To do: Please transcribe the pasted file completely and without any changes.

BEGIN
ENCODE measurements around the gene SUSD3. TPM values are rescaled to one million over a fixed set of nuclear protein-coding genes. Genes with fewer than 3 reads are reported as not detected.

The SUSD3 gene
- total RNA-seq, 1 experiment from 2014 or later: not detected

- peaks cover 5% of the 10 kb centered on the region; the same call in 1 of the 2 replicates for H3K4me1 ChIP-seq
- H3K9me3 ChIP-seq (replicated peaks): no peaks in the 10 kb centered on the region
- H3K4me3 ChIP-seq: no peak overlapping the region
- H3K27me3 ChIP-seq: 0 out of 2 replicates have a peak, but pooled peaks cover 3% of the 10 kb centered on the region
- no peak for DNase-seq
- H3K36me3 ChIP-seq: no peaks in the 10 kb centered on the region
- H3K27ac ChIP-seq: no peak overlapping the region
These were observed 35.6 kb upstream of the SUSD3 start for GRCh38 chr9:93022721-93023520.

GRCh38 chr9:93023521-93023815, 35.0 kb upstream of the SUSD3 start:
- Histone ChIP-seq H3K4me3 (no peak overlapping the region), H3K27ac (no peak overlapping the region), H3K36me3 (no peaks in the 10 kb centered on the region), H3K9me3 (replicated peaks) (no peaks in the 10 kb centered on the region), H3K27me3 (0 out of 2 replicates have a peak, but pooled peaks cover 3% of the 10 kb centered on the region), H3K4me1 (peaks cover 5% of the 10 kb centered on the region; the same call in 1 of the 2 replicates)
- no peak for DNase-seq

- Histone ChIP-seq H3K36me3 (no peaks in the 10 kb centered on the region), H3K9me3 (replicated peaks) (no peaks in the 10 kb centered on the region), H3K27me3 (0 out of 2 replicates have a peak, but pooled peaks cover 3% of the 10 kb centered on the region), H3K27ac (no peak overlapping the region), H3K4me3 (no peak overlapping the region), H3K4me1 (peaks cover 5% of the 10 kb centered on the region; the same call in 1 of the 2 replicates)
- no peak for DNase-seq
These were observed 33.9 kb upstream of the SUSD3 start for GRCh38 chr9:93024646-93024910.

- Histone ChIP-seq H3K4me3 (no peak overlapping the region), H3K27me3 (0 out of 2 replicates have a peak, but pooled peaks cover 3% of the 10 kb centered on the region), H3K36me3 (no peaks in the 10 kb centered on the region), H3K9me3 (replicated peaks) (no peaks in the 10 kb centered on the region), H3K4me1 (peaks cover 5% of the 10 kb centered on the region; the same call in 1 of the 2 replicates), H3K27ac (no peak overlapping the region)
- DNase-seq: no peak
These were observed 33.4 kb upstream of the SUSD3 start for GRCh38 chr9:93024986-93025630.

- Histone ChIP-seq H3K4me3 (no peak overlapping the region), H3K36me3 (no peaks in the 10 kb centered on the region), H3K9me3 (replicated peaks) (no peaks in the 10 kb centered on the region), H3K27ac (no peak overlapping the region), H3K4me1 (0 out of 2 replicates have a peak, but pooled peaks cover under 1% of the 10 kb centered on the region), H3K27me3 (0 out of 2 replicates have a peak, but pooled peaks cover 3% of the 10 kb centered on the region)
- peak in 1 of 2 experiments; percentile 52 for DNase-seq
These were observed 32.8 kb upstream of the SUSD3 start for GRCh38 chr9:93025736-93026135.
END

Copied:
ENCODE measurements around the gene SUSD3. TPM values are rescaled to one million over a fixed set of nuclear protein-coding genes. Genes with fewer than 3 reads are reported as not detected.

The SUSD3 gene
- total RNA-seq, 1 experiment from 2014 or later: not detected

- peaks cover 5% of the 10 kb centered on the region; the same call in 1 of the 2 replicates for H3K4me1 ChIP-seq
- H3K9me3 ChIP-seq (replicated peaks): no peaks in the 10 kb centered on the region
- H3K4me3 ChIP-seq: no peak overlapping the region
- H3K27me3 ChIP-seq: 0 out of 2 replicates have a peak, but pooled peaks cover 3% of the 10 kb centered on the region
- no peak for DNase-seq
- H3K36me3 ChIP-seq: no peaks in the 10 kb centered on the region
- H3K27ac ChIP-seq: no peak overlapping the region
These were observed 35.6 kb upstream of the SUSD3 start for GRCh38 chr9:93022721-93023520.

GRCh38 chr9:93023521-93023815, 35.0 kb upstream of the SUSD3 start:
- Histone ChIP-seq H3K4me3 (no peak overlapping the region), H3K27ac (no peak overlapping the region), H3K36me3 (no peaks in the 10 kb centered on the region), H3K9me3 (replicated peaks) (no peaks in the 10 kb centered on the region), H3K27me3 (0 out of 2 replicates have a peak, but pooled peaks cover 3% of the 10 kb centered on the region), H3K4me1 (peaks cover 5% of the 10 kb centered on the region; the same call in 1 of the 2 replicates)
- no peak for DNase-seq

- Histone ChIP-seq H3K36me3 (no peaks in the 10 kb centered on the region), H3K9me3 (replicated peaks) (no peaks in the 10 kb centered on the region), H3K27me3 (0 out of 2 replicates have a peak, but pooled peaks cover 3% of the 10 kb centered on the region), H3K27ac (no peak overlapping the region), H3K4me3 (no peak overlapping the region), H3K4me1 (peaks cover 5% of the 10 kb centered on the region; the same call in 1 of the 2 replicates)
- no peak for DNase-seq
These were observed 33.9 kb upstream of the SUSD3 start for GRCh38 chr9:93024646-93024910.

- Histone ChIP-seq H3K4me3 (no peak overlapping the region), H3K27me3 (0 out of 2 replicates have a peak, but pooled peaks cover 3% of the 10 kb centered on the region), H3K36me3 (no peaks in the 10 kb centered on the region), H3K9me3 (replicated peaks) (no peaks in the 10 kb centered on the region), H3K4me1 (peaks cover 5% of the 10 kb centered on the region; the same call in 1 of the 2 replicates), H3K27ac (no peak overlapping the region)
- DNase-seq: no peak
These were observed 33.4 kb upstream of the SUSD3 start for GRCh38 chr9:93024986-93025630.

- Histone ChIP-seq H3K4me3 (no peak overlapping the region), H3K36me3 (no peaks in the 10 kb centered on the region), H3K9me3 (replicated peaks) (no peaks in the 10 kb centered on the region), H3K27ac (no peak overlapping the region), H3K4me1 (0 out of 2 replicates have a peak, but pooled peaks cover under 1% of the 10 kb centered on the region), H3K27me3 (0 out of 2 replicates have a peak, but pooled peaks cover 3% of the 10 kb centered on the region)
- peak in 1 of 2 experiments; percentile 52 for DNase-seq
These were observed 32.8 kb upstream of the SUSD3 start for GRCh38 chr9:93025736-93026135.